Click here to watch a great video on skip counting. Notice the following:
1. The teacher’s use of think, pause, share, giving students a chance to to think before any answers are offered.
2. Talk and turn – “all students have a voice”, and a chance to share and learn with/from others around them.
3. Recording the results of choral skip counting allows students to look for, identify, investigate, conjecture about, and make predictions from patterns they notice.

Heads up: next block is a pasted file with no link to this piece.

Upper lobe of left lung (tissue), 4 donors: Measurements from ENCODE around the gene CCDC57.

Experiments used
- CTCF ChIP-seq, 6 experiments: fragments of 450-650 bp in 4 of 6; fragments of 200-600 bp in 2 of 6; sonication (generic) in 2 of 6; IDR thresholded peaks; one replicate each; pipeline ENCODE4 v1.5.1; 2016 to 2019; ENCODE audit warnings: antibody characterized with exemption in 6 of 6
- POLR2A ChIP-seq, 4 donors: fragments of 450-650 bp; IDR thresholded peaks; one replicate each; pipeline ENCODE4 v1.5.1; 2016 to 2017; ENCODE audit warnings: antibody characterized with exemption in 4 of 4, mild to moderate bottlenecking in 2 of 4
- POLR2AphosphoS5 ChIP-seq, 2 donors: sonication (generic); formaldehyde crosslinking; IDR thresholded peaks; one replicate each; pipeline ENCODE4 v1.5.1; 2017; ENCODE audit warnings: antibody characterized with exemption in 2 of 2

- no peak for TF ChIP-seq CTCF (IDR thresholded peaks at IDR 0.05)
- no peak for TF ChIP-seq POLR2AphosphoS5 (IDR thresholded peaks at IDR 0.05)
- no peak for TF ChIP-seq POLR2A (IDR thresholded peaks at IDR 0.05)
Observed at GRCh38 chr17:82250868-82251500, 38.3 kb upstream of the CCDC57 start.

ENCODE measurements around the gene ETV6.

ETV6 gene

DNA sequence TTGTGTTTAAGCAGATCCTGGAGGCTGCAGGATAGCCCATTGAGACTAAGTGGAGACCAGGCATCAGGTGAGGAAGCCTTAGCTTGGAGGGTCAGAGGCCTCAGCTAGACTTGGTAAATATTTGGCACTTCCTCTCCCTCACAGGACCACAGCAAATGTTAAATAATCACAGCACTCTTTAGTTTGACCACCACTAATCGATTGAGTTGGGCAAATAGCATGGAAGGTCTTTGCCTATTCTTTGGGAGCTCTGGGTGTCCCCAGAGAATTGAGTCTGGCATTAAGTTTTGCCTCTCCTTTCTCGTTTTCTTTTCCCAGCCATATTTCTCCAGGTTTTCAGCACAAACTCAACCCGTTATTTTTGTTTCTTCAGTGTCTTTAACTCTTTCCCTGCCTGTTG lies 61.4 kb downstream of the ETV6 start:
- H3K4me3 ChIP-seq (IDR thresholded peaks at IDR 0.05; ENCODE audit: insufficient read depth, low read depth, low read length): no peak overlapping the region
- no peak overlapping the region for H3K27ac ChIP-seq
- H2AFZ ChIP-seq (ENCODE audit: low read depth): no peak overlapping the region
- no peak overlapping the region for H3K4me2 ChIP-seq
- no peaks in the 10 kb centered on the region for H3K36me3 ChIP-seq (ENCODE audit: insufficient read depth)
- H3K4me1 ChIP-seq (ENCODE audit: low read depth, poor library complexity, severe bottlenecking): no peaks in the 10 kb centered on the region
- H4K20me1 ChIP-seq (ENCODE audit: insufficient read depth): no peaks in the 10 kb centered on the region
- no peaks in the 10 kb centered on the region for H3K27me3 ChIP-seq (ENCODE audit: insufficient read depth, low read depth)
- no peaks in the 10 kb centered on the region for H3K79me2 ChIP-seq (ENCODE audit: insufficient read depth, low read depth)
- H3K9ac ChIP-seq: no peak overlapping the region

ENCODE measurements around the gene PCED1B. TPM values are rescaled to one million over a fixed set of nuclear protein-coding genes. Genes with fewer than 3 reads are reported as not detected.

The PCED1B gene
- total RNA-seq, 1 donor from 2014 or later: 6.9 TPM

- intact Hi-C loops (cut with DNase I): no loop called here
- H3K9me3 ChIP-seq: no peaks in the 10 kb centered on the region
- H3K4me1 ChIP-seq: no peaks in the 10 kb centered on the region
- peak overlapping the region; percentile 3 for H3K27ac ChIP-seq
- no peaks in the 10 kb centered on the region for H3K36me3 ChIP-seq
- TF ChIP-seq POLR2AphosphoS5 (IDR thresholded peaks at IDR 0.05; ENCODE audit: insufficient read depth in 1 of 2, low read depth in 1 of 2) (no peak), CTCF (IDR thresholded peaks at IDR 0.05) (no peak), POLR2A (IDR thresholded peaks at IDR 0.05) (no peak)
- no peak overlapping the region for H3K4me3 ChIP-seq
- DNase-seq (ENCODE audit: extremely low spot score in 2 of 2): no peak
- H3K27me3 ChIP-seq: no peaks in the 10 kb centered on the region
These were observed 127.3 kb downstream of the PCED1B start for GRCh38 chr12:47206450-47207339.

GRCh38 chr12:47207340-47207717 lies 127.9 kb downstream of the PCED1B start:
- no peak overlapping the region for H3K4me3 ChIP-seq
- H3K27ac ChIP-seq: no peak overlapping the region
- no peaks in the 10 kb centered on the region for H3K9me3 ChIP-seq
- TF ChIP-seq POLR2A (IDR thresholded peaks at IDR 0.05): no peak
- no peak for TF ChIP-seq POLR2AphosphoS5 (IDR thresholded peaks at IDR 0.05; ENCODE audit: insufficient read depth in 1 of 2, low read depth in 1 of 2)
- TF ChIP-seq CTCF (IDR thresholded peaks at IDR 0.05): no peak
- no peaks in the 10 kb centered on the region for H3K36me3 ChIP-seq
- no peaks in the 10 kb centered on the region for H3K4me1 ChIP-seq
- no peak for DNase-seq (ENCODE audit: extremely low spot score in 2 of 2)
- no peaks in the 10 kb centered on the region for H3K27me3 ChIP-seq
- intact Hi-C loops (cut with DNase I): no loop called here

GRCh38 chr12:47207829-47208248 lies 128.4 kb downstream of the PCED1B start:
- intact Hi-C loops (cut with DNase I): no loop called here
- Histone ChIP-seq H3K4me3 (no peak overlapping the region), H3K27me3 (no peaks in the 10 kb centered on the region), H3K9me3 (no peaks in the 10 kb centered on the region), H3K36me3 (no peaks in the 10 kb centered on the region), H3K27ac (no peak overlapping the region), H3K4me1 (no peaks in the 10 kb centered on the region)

4. “Agree/Disagree/Add-on” sets the standard that students are expected to critique arguments, reason, justify conclusions and predictions.
5. “I wonder why” removes the teacher from the “sage on the stage” role and creates a community of learners where the teacher can learn from the students and not just the other way around.
6. The use of chart paper instead of white board or SMART board preserves the concepts of the lesson. Notice the charts on the wall beside the students from prior lessons. The classroom is a math-rich environment where today’s lesson is not forgotten but revisited constantly through the displays on the walls.
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